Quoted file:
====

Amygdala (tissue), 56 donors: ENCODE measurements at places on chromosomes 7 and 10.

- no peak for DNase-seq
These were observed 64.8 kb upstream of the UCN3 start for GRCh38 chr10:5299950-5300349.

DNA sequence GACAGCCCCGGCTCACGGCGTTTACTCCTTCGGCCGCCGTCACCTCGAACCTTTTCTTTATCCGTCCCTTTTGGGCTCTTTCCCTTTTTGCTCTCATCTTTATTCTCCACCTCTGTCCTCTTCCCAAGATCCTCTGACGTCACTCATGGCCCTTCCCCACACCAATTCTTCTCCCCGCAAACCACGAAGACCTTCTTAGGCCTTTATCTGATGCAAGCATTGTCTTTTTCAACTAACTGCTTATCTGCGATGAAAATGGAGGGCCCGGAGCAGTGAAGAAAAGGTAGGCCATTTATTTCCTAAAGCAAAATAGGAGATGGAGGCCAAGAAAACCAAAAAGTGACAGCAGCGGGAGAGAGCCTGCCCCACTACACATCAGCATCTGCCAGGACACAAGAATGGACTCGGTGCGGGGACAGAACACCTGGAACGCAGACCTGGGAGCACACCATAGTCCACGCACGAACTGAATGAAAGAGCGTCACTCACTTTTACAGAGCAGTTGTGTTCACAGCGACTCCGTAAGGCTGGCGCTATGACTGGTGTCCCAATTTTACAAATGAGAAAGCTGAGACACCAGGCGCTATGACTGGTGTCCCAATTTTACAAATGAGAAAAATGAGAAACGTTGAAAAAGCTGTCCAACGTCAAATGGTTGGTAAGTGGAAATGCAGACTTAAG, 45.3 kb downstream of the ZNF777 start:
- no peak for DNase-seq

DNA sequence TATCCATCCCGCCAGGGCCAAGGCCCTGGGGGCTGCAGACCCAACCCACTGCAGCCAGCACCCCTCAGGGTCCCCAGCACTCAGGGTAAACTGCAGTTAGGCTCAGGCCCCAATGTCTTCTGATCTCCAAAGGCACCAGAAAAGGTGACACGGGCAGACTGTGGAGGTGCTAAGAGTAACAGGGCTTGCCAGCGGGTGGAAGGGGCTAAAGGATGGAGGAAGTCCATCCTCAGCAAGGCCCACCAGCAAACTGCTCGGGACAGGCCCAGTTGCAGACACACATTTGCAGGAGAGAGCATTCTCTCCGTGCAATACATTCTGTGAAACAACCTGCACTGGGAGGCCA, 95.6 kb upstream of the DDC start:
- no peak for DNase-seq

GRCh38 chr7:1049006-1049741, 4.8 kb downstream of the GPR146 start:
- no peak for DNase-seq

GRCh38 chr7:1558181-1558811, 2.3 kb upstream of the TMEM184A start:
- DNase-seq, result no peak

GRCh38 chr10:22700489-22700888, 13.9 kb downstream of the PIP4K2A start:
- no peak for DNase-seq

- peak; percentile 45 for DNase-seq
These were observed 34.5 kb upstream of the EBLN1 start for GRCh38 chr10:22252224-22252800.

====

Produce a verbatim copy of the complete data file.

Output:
Amygdala (tissue), 56 donors: ENCODE measurements at places on chromosomes 7 and 10.

- no peak for DNase-seq
These were observed 64.8 kb upstream of the UCN3 start for GRCh38 chr10:5299950-5300349.

DNA sequence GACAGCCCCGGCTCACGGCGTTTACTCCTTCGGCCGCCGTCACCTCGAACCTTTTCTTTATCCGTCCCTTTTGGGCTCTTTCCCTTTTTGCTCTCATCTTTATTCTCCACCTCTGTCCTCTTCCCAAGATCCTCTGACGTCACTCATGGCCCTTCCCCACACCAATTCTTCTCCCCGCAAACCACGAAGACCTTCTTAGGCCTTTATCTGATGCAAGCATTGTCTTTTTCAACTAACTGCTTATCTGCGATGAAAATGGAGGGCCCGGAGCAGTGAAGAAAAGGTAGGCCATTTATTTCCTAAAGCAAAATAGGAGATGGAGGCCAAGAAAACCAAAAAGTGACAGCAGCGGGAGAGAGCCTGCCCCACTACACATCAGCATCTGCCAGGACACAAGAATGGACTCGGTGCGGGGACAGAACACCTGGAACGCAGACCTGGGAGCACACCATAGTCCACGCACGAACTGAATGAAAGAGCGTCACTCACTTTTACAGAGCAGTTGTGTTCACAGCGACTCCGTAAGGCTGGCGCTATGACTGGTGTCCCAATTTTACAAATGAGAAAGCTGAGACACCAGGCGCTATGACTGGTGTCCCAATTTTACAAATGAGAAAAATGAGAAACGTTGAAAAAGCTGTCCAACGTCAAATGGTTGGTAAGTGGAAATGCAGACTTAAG, 45.3 kb downstream of the ZNF777 start:
- no peak for DNase-seq

DNA sequence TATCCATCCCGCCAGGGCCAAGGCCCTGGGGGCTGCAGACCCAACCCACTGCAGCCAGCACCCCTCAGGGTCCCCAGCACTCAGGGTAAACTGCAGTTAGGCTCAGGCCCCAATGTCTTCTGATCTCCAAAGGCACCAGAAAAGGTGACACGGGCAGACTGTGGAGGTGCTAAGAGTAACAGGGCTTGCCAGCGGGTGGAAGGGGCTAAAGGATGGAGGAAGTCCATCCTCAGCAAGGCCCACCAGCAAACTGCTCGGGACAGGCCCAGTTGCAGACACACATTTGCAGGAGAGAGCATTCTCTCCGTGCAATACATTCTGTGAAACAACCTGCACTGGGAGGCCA, 95.6 kb upstream of the DDC start:
- no peak for DNase-seq

GRCh38 chr7:1049006-1049741, 4.8 kb downstream of the GPR146 start:
- no peak for DNase-seq

GRCh38 chr7:1558181-1558811, 2.3 kb upstream of the TMEM184A start:
- DNase-seq, result no peak

GRCh38 chr10:22700489-22700888, 13.9 kb downstream of the PIP4K2A start:
- no peak for DNase-seq

- peak; percentile 45 for DNase-seq
These were observed 34.5 kb upstream of the EBLN1 start for GRCh38 chr10:22252224-22252800.